This is a cross post from the INSIDE blog, documenting a project I’ve been commissioned to make with Antonia Attwood. The intention is to create new work relating to themes of mental wellbeing and safe spaces. The commission is a collaboration between QUAD and D-Lab in partnership with LEVEL and Junction Arts, supported by funding from DASH. Click here to read other posts related to this project.
Though we had lots of initial ideas that were inspired from the research questionnaires we received, it was clear that nature was a very strong theme throughout ideas of safety and sanctuary. We decided to explore the local area of Derbyshire — known for its natural beauty — to begin our shooting and start think about how to bring natural elements into the project and subsequently into a gallery setting.
Getting up at 4.30am, before the sun rose, we began at Kings Cross and made our way up to Sheffield and beyond to a small and silent village in the Peak District. Physically leaving London always signals, for me, a change in the pace of life. As we traversed the countryside I could feel the pressure of various work projects, to do lists and life decisions simmer down as my thoughts became a little more spaced out. Life slowed down. My eyes excitedly watched the sun rise in its colour-shifting splendour and I longed to connect with nature, to order my thoughts and become absorbed in the unknown landscape before us.
After we dropped off our bags we began our first jaunt. Surrounded by lush green hills I was struck simply by the colour contrast of the city versus the countryside. Back home concrete envelops me. Here, it was greens and browns and yellows as summer began to turn to autumn, my favourite time of the year. With camera in hand it wasn’t long before I began to be drawn to miniscule details that emphasise the beauty of slowing down and really being present. I studied the dew on blades of grass, bubbles of light trapped in mini water worlds. Photography for me is a very mindful practice. This notion of really looking, beyond how we usually navigate the world.
We had come to our first stop which was a hidden away waterfall. As we made our way down a steep and muddy ravine I began to feel a little disappointed. If there was a waterfall we’d hear water, I kept saying. Yet as we got lower and lower, slipping and sliding over slimy roots, the sound of crashing water echoed throughout the space that we entered. It was a beautiful sight that instantly felt magical and secluded. Setting up our cameras we spent hours engrossed in the rushing but soothing sound of the water falling from above us. At times there was a great silence between us and during those periods I thought more about my relationship to water.
Although I am a huge fan of water and its sounds the actual feeling of being in water can be terrifying for me. After I went scuba diving at the age of 12 the enormity of the oceans and seas left me with a huge fear of what lies beyond that which my eyes can (and can’t) see. Now, when I’m in the sea, all it takes is a small thought of how small and inconsequential I am versus how huge and powerful water is, to make me want to escape immediately. Yet watching large bodies of water instills a calm in me like no other. In my last suicide attempt in 2008 I attempted to drown myself in the sea. I expect during a moment of madness it was a way of bringing together both the chaos and violence of the uncontrollable seas and the peace it may have brought to my mind at the time. Having such a history with water, both positive and negative, feels paradoxical at times. It is curious how a natural element can simultaneously provide both sanctuary and sadness.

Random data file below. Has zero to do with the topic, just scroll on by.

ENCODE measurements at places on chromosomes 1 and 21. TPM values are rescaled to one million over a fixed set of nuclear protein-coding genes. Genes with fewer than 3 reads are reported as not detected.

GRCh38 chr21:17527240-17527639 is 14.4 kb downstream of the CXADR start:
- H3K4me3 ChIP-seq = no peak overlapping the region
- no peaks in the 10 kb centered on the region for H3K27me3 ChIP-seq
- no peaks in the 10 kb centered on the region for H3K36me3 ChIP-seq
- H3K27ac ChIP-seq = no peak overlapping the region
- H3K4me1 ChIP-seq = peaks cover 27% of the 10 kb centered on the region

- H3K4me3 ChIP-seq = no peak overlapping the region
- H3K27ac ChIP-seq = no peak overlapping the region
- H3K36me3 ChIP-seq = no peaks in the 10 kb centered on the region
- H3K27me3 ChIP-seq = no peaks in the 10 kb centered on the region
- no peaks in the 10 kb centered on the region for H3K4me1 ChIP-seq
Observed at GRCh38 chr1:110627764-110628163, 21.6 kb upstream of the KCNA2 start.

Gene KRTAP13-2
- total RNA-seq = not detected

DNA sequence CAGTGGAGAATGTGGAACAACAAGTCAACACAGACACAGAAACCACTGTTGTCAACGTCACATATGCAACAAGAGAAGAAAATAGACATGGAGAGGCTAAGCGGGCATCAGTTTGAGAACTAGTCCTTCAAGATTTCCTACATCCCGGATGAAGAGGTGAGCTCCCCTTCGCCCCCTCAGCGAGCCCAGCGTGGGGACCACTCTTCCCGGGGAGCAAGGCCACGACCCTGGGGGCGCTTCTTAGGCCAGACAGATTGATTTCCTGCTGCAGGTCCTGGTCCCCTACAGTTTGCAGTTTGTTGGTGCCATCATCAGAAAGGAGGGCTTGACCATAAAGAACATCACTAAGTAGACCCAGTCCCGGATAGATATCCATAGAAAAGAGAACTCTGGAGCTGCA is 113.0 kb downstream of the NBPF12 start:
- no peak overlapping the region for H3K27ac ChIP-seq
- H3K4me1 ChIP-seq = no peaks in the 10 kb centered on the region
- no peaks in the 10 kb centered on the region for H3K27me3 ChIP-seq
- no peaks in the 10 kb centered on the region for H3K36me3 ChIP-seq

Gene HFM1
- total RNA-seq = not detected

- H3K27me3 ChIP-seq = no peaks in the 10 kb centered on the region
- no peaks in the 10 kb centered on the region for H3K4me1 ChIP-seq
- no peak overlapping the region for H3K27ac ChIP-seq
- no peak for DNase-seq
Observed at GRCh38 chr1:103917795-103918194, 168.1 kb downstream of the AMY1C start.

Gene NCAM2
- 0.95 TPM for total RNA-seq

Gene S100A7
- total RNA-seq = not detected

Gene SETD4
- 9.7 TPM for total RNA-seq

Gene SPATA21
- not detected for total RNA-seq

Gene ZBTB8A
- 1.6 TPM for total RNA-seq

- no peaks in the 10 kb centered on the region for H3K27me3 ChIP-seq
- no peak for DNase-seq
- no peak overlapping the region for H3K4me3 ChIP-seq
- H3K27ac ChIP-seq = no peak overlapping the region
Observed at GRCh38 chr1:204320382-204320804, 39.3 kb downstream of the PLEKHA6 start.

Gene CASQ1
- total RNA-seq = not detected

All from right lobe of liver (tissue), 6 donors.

After a few hours spent reflecting at the waterfall we moved on to our second location of the day. Beginning in the vast open space of the Peak District, we looked out over sandy coloured fields that reflected the autumnal weather. I marvelled at the simplistic beauty of ferns blowing in the wind and the distant sound of water trickling through the nearby gorge, elements that both of us continued to stop, photograph and film. There was something about the colour of the burnt orange landscape ahead of me that I really took to. I began to think about how important walking is in my therapeutic photographic practice: to walk within the landscape and how my eyes are drawn to colours: those that stand out, those that contrast each other. Some people find walking an exercise in clearing their mind of thoughts. I find walking, as an artist, an exercise in really seeing and being, it is an opportunity to become hyperaware within the landscape and seek the details which excite me. Some of these I captured on our walk.
As we continued to follow the water the light began to fade. We caught the last few glimpses of light, filtering in through the trees and illuminating the intense greenery of the landscape around us. I always think there is something exciting about both dusk and dawn, the way that light is in flux and the day transforms from night to day and back again. With that we made our way back to the village, waiting for what tomorrow had in store for us.